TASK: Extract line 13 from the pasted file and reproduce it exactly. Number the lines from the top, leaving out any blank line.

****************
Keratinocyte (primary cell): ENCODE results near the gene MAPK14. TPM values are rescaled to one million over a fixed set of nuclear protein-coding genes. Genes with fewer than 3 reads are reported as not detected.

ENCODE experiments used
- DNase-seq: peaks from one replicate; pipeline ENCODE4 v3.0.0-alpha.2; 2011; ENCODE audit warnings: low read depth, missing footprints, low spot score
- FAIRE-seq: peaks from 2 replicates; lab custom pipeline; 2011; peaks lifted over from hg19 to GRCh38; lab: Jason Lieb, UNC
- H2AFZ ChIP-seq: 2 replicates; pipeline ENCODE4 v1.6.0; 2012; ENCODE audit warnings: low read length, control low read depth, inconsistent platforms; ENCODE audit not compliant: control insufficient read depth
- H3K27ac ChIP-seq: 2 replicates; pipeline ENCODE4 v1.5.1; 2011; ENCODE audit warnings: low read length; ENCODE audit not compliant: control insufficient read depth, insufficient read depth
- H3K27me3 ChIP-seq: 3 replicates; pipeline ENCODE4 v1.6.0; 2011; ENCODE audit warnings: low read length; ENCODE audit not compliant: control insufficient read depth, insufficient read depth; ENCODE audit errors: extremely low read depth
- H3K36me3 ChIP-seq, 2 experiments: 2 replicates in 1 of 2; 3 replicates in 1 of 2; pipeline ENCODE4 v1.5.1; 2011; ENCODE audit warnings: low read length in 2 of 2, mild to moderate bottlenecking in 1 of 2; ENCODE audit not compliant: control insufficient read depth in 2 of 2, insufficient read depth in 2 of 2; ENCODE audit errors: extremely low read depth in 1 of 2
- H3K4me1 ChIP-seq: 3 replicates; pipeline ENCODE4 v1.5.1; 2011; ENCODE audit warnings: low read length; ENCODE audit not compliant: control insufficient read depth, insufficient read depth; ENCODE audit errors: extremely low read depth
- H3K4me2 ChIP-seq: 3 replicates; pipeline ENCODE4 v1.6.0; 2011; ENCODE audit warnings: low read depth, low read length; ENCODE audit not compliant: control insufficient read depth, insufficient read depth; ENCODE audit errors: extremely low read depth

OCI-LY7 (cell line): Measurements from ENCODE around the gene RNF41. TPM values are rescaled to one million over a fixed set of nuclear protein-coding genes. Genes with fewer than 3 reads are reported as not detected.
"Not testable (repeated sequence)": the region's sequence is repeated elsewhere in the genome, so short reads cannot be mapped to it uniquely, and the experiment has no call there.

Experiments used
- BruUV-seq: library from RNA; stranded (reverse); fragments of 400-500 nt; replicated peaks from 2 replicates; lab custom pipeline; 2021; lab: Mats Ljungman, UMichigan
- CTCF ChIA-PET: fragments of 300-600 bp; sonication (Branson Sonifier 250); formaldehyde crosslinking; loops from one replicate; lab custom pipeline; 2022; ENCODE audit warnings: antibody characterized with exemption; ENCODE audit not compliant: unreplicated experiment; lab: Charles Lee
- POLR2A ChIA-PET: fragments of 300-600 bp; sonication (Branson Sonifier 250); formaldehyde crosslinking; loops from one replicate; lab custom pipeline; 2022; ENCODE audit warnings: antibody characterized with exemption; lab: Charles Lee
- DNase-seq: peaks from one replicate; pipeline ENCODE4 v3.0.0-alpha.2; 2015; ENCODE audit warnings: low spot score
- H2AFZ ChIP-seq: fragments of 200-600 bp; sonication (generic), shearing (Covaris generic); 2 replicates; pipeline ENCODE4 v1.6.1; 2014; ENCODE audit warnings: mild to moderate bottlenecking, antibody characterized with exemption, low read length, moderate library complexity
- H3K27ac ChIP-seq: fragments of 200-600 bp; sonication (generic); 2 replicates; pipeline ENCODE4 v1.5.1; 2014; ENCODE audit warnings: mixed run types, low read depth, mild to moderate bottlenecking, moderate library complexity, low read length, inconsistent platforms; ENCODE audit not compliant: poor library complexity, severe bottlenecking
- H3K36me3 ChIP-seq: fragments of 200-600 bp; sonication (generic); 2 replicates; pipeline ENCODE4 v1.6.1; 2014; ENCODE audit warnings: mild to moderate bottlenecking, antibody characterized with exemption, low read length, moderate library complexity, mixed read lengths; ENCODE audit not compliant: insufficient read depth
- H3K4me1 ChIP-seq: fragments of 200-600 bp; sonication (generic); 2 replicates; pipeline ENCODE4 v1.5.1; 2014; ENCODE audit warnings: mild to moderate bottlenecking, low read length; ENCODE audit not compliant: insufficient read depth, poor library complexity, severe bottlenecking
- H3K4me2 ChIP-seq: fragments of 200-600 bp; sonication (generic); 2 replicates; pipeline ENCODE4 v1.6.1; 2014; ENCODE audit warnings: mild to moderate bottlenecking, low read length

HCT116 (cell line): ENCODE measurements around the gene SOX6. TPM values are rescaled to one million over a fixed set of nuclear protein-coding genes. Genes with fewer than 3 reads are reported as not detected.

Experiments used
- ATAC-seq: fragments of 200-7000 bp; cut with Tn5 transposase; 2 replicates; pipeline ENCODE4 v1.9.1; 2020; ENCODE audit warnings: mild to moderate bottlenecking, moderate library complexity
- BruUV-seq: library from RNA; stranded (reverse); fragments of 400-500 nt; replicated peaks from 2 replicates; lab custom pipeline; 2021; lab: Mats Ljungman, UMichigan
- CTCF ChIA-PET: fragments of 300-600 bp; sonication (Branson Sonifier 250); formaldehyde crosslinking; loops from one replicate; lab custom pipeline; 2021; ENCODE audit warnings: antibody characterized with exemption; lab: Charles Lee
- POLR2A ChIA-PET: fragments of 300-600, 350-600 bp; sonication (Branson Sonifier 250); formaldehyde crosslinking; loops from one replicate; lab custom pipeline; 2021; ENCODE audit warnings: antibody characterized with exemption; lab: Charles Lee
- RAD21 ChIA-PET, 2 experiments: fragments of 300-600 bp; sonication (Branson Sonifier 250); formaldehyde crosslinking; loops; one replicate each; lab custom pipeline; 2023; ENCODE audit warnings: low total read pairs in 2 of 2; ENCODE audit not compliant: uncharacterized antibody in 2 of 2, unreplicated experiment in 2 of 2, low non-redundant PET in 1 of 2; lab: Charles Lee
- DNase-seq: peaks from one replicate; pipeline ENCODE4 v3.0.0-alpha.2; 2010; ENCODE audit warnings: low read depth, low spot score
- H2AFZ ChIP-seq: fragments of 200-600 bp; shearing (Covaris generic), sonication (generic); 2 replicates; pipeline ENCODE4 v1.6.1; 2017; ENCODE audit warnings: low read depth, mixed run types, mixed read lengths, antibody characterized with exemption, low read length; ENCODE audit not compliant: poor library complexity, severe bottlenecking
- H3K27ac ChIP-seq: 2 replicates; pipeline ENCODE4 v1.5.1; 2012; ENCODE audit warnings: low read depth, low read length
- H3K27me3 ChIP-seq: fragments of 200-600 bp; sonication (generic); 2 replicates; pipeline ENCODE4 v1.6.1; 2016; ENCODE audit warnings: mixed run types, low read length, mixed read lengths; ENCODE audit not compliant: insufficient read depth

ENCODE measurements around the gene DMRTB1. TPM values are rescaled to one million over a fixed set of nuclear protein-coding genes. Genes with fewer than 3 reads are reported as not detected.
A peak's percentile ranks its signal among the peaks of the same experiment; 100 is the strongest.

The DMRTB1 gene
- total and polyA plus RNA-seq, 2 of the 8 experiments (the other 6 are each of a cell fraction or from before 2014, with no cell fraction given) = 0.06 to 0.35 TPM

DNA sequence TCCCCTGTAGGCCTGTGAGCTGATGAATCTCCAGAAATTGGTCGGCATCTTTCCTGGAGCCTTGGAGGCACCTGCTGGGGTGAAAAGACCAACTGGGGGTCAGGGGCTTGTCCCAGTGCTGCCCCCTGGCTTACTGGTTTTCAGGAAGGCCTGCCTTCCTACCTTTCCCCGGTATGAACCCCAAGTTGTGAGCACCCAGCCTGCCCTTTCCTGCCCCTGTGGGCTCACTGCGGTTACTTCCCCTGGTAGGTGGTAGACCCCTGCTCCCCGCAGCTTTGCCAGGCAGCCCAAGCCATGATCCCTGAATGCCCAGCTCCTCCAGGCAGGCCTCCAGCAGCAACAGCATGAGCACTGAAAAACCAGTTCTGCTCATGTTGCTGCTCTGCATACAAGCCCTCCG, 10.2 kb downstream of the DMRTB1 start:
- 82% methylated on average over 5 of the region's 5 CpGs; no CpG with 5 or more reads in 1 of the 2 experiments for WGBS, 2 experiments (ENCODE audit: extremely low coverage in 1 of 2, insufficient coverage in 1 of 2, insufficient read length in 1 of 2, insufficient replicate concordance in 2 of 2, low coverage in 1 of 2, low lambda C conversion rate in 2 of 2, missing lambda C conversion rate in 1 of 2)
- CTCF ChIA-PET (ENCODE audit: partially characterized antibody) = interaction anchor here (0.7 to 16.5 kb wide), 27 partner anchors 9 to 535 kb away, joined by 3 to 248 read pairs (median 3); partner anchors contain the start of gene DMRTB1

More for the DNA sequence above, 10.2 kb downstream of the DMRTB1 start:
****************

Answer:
Experiments used